Homocysteine): Can levels predict life expectancy?

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Homocysteine): Can levels predict life expectancy?

 What if someone were to tell you that there was a measurable substance in your body that is theoretically the most important indicator of the health and adaptability of your body’s total biochemistry and your risk of degenerative diseases?  Sound intriguing – that’s what is being said about Homocysteine.  Recent research is discovering that high levels of homocysteine can damage arteries, the brain and DNA.  Elevated homocysteine has been proven to increase the formation of plaques on blood vessel walls leading to clogging and hardening of the arteries.

  David Wald and colleagues from the Department of Cardiology at Southampton General Hospital (England) published in the British Medical Journal their findings of a study conducted on 20,000 people.  They concluded that there is strong evidence demonstrating a causal relationship between homocysteine and cardiovascular disease.

    If you lower your homocysteine level you reduce your risk of developing cardiovascular disease.    In addition, with regard to brain degeneration, studies have shown that lowering your Homocysteine levels will significantly lower your risk of getting Alzheimer’s disease by at least half.   It has also been shown that high levels of homocysteine causes DNA damage.  Since DNA damage is a precursor to cancer, lowering your homocysteine level will reduce your risk of getting cancer.   Cancers linked to high homocysteine levels include breast, colon and leukemia.  Other diseases linked to high homocysteine levels include diabetes and Rheumatoid arthritis.

    There are risk factors that predispose individuals to being vulnerable to high homocysteine levels, they include;  genetics (One in ten people carries a genetic mutation that makes them more prone to higher homocysteine levels than others), family history heart disease, stroke, cancer, Alzheimer’s disease, schizophrenia or diabetes, folate intake of less than 900 mcg/day, increasing age, male sex, estrogen deficiency, excessive alcohol, coffee or tea intake, smoking, lack of exercise, hostility and repressed anger, inflammatory bowel diseases, H. pylori-generated ulcers, pregnancy, vegetarian or vegan diet, high fat diet with excessive red meat, high fat dairy intake and high salt intake.  Homocysteine is naturally produced in most of the body’s cells.  It is derived from Methionine which is an amino acid found in dietary protein. It aids in tissue and cell growth and insulin formation and can act like growth hormone.  The body turns homocysteine into glutathione and SAMe. Glutathione  is the body’s most important antioxidant while SAMe  (S-adenosylmethionine) is a very important “intelligent” nutrient for the brain and body.  Your antioxidant IQ is a measure of the glutathione and SAMe inside your cells.  If you a have suboptimal amounts of B vitamins in your diet, homocysteine cannot be converted and the levels rise dangerously.  The method of lowering Homocysteine involves a molecular process called “methylation”.  Methylation simply means that molecules add or subtract methyl groups.  Methylation processes are necessary for the body to maintain optimal chemical balance.  High levels of Homocysteine can be reduced by consuming substances that will donate methyl groups.  These donated methyl groups will turn toxic homocysteine into SAMe, which, as stated before, is an important nutrient for the brain.  Choline and TMG (or betaine) are excellent methyl donors which help reduce high homocysteine.  Choline is found in eggs and lecithin while TMG is found in sugar beets and other vegetables.  In addition, three vitamins, B6, B12 and Folate are required to metabolize homocysteine.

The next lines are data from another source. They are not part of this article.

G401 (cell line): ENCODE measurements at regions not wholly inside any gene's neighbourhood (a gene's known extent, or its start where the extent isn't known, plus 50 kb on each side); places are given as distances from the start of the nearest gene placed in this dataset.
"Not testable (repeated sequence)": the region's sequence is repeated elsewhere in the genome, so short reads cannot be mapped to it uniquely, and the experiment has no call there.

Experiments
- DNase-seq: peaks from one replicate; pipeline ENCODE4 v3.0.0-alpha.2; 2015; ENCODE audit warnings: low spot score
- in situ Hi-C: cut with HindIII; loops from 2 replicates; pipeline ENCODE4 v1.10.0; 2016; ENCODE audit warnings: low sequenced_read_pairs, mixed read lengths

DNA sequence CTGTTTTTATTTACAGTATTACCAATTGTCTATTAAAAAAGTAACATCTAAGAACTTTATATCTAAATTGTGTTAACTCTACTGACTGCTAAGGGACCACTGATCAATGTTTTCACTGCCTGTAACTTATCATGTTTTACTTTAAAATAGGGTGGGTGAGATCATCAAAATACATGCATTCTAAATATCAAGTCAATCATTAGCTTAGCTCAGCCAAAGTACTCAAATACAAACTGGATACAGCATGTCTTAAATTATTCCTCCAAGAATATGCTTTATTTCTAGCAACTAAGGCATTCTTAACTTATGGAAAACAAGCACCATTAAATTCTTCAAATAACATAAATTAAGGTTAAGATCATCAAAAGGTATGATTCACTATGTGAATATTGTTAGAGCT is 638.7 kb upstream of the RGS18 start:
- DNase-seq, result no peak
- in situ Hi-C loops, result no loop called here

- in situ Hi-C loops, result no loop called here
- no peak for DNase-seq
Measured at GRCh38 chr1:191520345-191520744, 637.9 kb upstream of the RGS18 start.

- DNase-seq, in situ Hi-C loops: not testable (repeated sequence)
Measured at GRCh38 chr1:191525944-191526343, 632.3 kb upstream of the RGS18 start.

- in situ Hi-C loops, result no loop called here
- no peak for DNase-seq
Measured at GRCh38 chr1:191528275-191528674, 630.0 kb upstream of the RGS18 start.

Researchers at the University of Bergen in Norway (2001) have found that with every 5-unit (mmol/l) increase in Homocysteine level you gain:

• 49% increased risk of death from all causes
• 50% increased risk of death from cardiovascular disease
• 26% increased risk of death from cancer
• 10%   increased risk of death from causes other than cancer or heart disease  
     
Experts advise that keeping your homocysteine level below 6 units is ideal.Individuals with heart disease often have levels over 15 units.
 
    Patrick Holford, the author of The New Optimum Nutrition Bible, has devised the following Homocysteine lowering diet which he calls the H Factor Diet:

• Less fatty meat and more fish and vegetable protein
• Green leafy vegetables
• Clove of garlic each day
• Reduce salt intake
• Cut back on coffee and tea
• Limit alcohol
• Reduce stress
• Stop smoking
• Correct estrogen deficiency
• Supplement a high strength multivitamin every day

    Use homocysteine supplements which include the following daily:  vitamins B2 (10mg), B6 (25mg), B12 (10mcg), folic acid (200 mcg), TMG( tri-methyl glycine) (500 mg), and zinc (5 mg).
Mr. Holford reports that one study showed a 60 percent decrease in homocystiene levels in only 3 weeks using above supplement/nutrient regiment.

    The impact that homocysteine has on our body chemistry is a direct reflection of our overall health and impacts our longevity, therefore, it is wise to be aware of it and to take the appropriate steps required to keep levels within the recommended range.    

References:
Holford, P. (2004). The New Optimum Nutrition Bible.
California: Crossing  Press
Haas, E. (2006). Staying Healthy with Nutrition.  
California:  Celestial Artists
Schnyder G; Roffi M; Flammer Y; Pin R; Hess OM.  (2002, August  28).  Effect of Homocysteine-Lowering Therapy with Folic Acid, Vitamin B12 and Vitamin B6 on Clinical Outcome After Percutaneous Coronary Intervention.  JAMA, 288 (8): 973-9.

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